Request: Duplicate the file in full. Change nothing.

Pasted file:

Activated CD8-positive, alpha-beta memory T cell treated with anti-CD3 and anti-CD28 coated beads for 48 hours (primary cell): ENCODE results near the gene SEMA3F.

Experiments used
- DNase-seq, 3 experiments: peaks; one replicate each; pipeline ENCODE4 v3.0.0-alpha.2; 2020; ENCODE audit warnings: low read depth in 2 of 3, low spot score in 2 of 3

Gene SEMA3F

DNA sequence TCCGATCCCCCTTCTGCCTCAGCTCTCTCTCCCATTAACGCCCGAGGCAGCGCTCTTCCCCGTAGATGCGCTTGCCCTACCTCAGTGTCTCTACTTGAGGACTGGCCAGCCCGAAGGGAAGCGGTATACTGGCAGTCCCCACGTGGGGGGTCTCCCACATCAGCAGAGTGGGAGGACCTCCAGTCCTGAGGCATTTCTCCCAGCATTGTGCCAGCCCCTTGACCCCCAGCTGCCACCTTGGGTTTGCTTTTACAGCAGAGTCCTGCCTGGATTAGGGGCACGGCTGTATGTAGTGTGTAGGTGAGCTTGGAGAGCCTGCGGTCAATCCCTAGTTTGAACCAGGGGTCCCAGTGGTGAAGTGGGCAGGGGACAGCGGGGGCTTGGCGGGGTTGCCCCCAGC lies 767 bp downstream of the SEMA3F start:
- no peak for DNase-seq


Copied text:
Activated CD8-positive, alpha-beta memory T cell treated with anti-CD3 and anti-CD28 coated beads for 48 hours (primary cell): ENCODE results near the gene SEMA3F.

Experiments used
- DNase-seq, 3 experiments: peaks; one replicate each; pipeline ENCODE4 v3.0.0-alpha.2; 2020; ENCODE audit warnings: low read depth in 2 of 3, low spot score in 2 of 3

Gene SEMA3F

DNA sequence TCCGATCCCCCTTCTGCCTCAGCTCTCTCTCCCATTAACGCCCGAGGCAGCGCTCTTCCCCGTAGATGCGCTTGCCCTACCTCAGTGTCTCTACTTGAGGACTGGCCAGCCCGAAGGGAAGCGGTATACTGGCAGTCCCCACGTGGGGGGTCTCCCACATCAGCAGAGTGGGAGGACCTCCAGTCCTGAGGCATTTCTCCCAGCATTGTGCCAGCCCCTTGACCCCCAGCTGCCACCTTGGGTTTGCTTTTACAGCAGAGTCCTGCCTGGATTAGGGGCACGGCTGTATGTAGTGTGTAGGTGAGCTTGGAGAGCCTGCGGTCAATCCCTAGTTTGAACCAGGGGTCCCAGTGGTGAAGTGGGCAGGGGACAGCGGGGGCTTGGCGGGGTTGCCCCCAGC lies 767 bp downstream of the SEMA3F start:
- no peak for DNase-seq